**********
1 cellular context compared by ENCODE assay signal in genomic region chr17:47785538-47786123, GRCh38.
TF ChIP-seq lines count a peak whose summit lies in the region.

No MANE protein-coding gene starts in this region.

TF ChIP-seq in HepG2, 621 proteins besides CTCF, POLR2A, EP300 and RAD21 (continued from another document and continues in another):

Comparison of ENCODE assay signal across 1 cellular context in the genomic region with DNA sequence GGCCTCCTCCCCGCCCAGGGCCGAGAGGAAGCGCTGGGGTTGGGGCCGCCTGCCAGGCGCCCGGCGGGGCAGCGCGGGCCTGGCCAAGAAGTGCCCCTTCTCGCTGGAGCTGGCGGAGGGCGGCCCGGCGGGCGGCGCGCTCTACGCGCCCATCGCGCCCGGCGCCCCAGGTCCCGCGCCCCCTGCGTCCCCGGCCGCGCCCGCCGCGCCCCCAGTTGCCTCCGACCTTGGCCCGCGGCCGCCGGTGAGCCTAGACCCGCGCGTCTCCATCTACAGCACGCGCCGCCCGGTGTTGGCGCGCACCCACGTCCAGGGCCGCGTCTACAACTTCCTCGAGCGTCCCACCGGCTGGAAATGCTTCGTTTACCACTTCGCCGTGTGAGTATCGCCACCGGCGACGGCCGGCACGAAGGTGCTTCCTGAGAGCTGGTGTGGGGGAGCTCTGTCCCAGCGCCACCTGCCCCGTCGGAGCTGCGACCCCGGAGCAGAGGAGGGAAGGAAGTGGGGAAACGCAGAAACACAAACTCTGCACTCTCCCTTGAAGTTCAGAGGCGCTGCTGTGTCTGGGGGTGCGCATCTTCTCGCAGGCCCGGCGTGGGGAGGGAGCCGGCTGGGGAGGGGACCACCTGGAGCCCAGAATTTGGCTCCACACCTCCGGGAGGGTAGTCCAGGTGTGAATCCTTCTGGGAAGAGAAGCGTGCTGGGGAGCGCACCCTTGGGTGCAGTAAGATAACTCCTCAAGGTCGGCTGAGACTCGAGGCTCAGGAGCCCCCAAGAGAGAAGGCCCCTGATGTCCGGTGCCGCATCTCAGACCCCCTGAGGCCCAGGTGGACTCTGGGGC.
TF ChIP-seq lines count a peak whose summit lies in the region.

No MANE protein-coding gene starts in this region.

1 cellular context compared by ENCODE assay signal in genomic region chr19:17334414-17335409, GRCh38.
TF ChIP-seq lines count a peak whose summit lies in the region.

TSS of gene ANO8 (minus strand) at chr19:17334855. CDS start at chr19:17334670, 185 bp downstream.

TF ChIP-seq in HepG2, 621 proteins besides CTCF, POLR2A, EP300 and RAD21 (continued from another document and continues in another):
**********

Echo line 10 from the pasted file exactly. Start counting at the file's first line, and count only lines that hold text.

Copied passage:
TSS of gene ANO8 (minus strand) at chr19:17334855. CDS start at chr19:17334670, 185 bp downstream.